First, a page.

Joss Whedon hates The Empire Strikes Back.
Well, he only kind of hates it; in fact, he just has a big problem with a single aspect of the Star Wars sequel. The Avengers director made the revelation during a discussion with Entertainment Weekly.
Whedon was asked which sequels got it right, answering The Godfather 2 and The Empire Strikes Back; however, he appears to have a monumental problem with the conclusion to the latter.
Whedon remarked, "Empire committed the cardinal sin of not actually ending. Which at the time I was appalled by and I still think it was a terrible idea."
The Entertainment Weekly interviewer then interjected, "You think Empire had a bad ending?," only for Whedon to answer, "Well, it's not an ending."
He then continued, "It's a Come Back Next Week, or in three years. And that upsets me. I go to movies expecting to have a whole experience. If I want a movie that doesn't end I'll go to a French movie. That's a betrayal of trust to me. A movie has to be complete within itself, it can't just build off the first one or play variations."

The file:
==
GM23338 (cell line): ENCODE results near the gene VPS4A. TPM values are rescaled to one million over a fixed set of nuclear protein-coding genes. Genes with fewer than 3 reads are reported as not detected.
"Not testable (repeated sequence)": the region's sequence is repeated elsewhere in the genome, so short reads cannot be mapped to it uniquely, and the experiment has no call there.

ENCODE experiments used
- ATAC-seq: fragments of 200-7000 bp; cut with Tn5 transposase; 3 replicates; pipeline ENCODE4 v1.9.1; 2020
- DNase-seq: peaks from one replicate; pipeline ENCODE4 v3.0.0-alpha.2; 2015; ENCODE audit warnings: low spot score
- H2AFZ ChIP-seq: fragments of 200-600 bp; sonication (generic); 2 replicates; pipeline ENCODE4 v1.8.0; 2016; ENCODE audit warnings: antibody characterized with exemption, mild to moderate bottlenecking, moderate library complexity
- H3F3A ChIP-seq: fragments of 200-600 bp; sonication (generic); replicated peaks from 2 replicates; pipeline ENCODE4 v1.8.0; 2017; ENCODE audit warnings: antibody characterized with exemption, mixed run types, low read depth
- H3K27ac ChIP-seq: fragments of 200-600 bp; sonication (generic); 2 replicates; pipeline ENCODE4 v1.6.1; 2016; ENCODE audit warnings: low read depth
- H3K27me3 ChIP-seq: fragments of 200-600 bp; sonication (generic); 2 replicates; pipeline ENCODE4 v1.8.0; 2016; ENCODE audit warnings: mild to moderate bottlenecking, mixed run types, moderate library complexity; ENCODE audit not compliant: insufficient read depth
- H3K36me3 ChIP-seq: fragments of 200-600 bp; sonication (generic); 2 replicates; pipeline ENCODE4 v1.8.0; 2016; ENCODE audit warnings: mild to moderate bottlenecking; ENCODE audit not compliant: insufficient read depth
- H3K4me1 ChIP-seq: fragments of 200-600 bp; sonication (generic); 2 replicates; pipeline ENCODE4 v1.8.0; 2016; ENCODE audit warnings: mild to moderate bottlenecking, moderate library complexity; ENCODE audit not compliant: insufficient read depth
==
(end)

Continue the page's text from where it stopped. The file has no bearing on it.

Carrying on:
Whedon, of course, has a point, because the ending to the sequel simply leaves Luke Skywalker pondering about Darth Vader's revelation, while Lando Calrissian and Chewbacca set off to rescue Hans Solo from Jabba the Hutt and Boba Fett.
Elsewhere in the interview, Whedon discusses his creativity, admitting that he owes a lot of credit to his mother who wouldn't allow him to talk between breakfast and lunch.
Whedon remarked, "I spent a ton of time alone. I was raised by a feminist, I had a terrifying father, and oppressively scary and mean brothers. We had a farm. The rule was between breakfast and lunch you weren't allowed to make a sound. 'Quiet time' is what we called it, because my mom was writing."
He then added, "So what are you doing? You're either writing, or you're eating, or you're walking up and down your driveway creating giant science-fiction universes and various elaborate vengeance schemes upon your brothers. At our apartment in New York, I'd stay in my room and listen to [Star Wars composer] John Williams and make up stories."
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